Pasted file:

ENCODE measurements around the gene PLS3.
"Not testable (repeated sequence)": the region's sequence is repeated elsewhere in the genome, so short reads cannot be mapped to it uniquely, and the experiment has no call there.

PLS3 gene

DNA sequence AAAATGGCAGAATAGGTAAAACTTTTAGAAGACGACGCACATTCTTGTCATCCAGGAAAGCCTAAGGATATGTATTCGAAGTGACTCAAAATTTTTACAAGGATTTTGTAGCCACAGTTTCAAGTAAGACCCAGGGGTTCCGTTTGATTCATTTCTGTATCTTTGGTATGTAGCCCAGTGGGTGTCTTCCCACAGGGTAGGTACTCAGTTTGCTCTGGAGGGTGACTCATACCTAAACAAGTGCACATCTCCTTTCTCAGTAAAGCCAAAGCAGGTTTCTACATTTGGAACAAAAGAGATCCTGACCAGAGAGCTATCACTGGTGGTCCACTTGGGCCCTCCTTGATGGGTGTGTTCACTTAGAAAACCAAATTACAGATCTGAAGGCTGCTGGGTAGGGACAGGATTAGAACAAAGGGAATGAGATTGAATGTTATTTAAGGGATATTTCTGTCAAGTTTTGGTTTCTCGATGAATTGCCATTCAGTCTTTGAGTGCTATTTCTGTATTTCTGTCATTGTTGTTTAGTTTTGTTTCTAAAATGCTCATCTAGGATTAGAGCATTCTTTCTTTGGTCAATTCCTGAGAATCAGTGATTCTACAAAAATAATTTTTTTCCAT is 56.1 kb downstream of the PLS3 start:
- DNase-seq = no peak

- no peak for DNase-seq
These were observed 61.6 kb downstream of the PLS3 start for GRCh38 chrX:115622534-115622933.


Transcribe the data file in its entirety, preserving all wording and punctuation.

ENCODE measurements around the gene PLS3.
"Not testable (repeated sequence)": the region's sequence is repeated elsewhere in the genome, so short reads cannot be mapped to it uniquely, and the experiment has no call there.

PLS3 gene

DNA sequence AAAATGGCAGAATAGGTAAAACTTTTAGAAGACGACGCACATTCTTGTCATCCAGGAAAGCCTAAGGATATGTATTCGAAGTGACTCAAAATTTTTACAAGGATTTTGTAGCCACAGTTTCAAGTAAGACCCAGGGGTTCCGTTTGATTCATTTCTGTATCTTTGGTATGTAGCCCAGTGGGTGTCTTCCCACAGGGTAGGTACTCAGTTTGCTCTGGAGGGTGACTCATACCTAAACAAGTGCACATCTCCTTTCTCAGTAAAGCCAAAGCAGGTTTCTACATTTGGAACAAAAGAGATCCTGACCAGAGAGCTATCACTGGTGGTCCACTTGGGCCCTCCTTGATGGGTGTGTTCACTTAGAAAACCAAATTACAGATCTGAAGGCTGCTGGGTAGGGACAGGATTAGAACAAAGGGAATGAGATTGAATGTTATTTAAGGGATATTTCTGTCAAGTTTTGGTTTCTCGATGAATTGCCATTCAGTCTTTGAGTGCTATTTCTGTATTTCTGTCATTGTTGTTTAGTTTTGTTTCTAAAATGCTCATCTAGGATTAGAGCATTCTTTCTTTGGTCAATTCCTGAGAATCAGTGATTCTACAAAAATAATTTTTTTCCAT is 56.1 kb downstream of the PLS3 start:
- DNase-seq = no peak

- no peak for DNase-seq
These were observed 61.6 kb downstream of the PLS3 start for GRCh38 chrX:115622534-115622933.